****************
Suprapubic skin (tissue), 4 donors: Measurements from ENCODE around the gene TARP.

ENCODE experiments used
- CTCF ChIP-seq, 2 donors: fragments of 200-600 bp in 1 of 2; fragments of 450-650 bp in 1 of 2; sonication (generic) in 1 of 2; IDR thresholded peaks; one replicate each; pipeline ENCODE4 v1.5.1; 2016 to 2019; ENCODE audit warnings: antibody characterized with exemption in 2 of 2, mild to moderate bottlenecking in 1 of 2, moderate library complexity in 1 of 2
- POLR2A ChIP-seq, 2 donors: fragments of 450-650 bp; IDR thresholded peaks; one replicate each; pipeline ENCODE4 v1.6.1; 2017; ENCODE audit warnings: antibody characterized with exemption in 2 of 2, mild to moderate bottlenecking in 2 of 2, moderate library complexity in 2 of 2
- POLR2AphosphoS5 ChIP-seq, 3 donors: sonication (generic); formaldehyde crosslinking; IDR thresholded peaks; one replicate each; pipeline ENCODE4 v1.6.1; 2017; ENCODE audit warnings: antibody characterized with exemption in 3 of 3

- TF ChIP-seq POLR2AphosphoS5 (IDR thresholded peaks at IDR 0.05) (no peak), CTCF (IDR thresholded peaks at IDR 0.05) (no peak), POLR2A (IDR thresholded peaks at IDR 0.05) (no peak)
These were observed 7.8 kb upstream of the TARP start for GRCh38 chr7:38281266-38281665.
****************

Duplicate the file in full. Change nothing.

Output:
Suprapubic skin (tissue), 4 donors: Measurements from ENCODE around the gene TARP.

ENCODE experiments used
- CTCF ChIP-seq, 2 donors: fragments of 200-600 bp in 1 of 2; fragments of 450-650 bp in 1 of 2; sonication (generic) in 1 of 2; IDR thresholded peaks; one replicate each; pipeline ENCODE4 v1.5.1; 2016 to 2019; ENCODE audit warnings: antibody characterized with exemption in 2 of 2, mild to moderate bottlenecking in 1 of 2, moderate library complexity in 1 of 2
- POLR2A ChIP-seq, 2 donors: fragments of 450-650 bp; IDR thresholded peaks; one replicate each; pipeline ENCODE4 v1.6.1; 2017; ENCODE audit warnings: antibody characterized with exemption in 2 of 2, mild to moderate bottlenecking in 2 of 2, moderate library complexity in 2 of 2
- POLR2AphosphoS5 ChIP-seq, 3 donors: sonication (generic); formaldehyde crosslinking; IDR thresholded peaks; one replicate each; pipeline ENCODE4 v1.6.1; 2017; ENCODE audit warnings: antibody characterized with exemption in 3 of 3

- TF ChIP-seq POLR2AphosphoS5 (IDR thresholded peaks at IDR 0.05) (no peak), CTCF (IDR thresholded peaks at IDR 0.05) (no peak), POLR2A (IDR thresholded peaks at IDR 0.05) (no peak)
These were observed 7.8 kb upstream of the TARP start for GRCh38 chr7:38281266-38281665.